Groundwater response to local climate variability: hydrogeological and isotopic evidences from the Mt. Amiata volcanic aquifer (Tuscany, central Italy)

  • Francesco MagiEmail author
  • Marco Doveri
  • Matia Menichini
  • Angelo Minissale
  • Orlando Vaselli
Foreseeing Groundwater Resources
Part of the following topical collections:
  1. Foreseeing Groundwater Resources


Groundwater bodies constitute important water supplies as they are considered to be the safest and most reliable sources for drinking water. Although they commonly show complex dynamics, they may provide information on climate variability, being sensitive at both local and global climate conditions. Currently, the shallow aquifer hosted in the Mt. Amiata volcanics represents the most important freshwater reservoir of southern Tuscany (central Italy). Nevertheless, such a groundwater system is still poorly constrained, despite the hydrogeological and geochemical investigations carried out in the last decades. In this work literature and new hydrogeological and water stable isotopic data from both rainfall and groundwater are reviewed with the aim to better understand how the Mt. Amiata aquifer responds to the meteoric recharge and evaluate the impact of climate variability on this significant groundwater body. Isotopically, a good agreement between the rainfall and the groundwater system was observed, suggesting that the aquifer can be used as a proxy for local climate changes.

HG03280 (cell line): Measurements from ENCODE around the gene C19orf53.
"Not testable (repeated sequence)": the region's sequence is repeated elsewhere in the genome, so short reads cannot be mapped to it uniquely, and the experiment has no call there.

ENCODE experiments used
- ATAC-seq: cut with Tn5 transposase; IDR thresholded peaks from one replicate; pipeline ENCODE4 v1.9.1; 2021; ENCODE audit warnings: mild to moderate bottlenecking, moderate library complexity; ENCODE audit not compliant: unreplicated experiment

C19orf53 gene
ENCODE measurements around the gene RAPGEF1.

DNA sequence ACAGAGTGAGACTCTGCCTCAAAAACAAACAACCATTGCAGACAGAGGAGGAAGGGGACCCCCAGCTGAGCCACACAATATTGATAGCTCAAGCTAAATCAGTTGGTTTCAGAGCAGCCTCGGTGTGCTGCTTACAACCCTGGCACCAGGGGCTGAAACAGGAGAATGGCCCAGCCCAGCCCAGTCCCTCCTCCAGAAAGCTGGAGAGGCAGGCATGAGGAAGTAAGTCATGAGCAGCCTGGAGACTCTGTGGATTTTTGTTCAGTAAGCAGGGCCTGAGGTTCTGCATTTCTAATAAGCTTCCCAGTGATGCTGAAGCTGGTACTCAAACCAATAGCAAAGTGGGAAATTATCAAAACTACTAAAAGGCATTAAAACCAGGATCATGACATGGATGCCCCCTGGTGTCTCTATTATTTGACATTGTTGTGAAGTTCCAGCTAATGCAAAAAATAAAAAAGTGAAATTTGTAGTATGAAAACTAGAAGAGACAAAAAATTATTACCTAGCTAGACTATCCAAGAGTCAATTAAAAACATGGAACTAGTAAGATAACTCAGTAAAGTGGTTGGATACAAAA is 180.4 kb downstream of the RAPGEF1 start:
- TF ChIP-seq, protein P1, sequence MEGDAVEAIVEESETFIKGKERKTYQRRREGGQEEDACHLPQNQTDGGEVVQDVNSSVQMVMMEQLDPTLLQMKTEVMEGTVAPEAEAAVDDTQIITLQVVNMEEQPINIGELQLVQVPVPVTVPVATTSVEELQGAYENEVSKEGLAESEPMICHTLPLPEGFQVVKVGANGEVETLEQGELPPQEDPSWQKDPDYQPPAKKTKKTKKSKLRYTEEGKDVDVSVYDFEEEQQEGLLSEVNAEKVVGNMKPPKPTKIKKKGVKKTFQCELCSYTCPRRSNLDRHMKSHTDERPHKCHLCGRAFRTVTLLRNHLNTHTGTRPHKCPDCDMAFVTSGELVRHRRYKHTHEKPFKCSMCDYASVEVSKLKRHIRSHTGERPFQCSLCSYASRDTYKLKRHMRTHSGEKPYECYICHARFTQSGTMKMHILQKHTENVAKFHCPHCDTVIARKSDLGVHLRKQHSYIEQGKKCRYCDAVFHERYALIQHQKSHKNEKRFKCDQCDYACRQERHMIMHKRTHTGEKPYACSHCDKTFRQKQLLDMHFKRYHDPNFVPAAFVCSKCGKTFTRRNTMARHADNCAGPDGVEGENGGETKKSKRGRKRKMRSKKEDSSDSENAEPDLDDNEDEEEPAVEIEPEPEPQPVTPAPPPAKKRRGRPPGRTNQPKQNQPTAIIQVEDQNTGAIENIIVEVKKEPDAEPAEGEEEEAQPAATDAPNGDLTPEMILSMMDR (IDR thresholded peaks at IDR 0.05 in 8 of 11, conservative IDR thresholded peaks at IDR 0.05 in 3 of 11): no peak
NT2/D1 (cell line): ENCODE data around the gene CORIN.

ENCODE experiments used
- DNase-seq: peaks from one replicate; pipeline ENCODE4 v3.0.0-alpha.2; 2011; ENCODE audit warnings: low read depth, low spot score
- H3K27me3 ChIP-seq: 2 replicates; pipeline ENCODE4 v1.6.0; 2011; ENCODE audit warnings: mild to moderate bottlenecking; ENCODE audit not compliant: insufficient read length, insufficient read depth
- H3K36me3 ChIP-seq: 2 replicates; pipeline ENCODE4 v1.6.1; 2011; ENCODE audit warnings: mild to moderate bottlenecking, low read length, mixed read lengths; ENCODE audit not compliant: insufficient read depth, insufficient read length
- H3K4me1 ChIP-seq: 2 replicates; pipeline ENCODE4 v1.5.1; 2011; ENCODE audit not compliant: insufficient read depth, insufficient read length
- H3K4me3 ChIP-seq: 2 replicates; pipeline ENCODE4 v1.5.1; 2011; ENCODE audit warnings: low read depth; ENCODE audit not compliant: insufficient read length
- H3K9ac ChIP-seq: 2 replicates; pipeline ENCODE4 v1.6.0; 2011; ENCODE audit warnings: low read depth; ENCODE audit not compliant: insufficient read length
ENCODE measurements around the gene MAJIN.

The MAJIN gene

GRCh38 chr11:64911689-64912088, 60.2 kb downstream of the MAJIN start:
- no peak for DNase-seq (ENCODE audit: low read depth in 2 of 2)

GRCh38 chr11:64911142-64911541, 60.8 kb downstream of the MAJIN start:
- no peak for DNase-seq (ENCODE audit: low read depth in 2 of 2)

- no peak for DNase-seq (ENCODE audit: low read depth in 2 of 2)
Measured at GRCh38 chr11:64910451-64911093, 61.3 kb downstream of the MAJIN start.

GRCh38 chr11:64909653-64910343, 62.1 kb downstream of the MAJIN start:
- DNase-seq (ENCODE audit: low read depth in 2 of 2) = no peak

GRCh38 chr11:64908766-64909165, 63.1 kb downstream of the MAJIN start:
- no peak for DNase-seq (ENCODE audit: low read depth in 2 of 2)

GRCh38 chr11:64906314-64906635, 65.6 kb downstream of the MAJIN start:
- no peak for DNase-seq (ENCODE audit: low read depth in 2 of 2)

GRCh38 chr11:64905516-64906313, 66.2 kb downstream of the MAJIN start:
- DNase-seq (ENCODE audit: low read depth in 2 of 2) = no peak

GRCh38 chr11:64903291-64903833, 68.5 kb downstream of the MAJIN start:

Central Italy Mt. Amiata aquifer Hydrology Hydrogeology Stable water isotopes Water management 



This work was partly financially supported by Acquedotto del Fiora Ltd. (Resp. OV) and the administrative and technical personnel is gratefully acknowledged for their help during the various sampling surveys carried out in the Mt. Amiata region. Many thanks to F. Capecchiacci, J. Cabassi, L. Giannini, and B. Nisi for their help in the field. M. Mussi, E. Calvi and M. Catania (CNR-IGG, Pisa) are thanked for performing the stable isotope analysis.


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Copyright information

© Accademia Nazionale dei Lincei 2019

Authors and Affiliations

  1. 1.Department of Earth SciencesUniversity of PisaPisaItaly
  2. 2.CNR-IGG, Institute of Geosciences and Earth ResourcesPisaItaly
  3. 3.Department of Earth SciencesUniversity of FlorenceFlorenceItaly
  4. 4.CNR-IGG, Institute of Geosciences and Earth ResourcesFlorenceItaly

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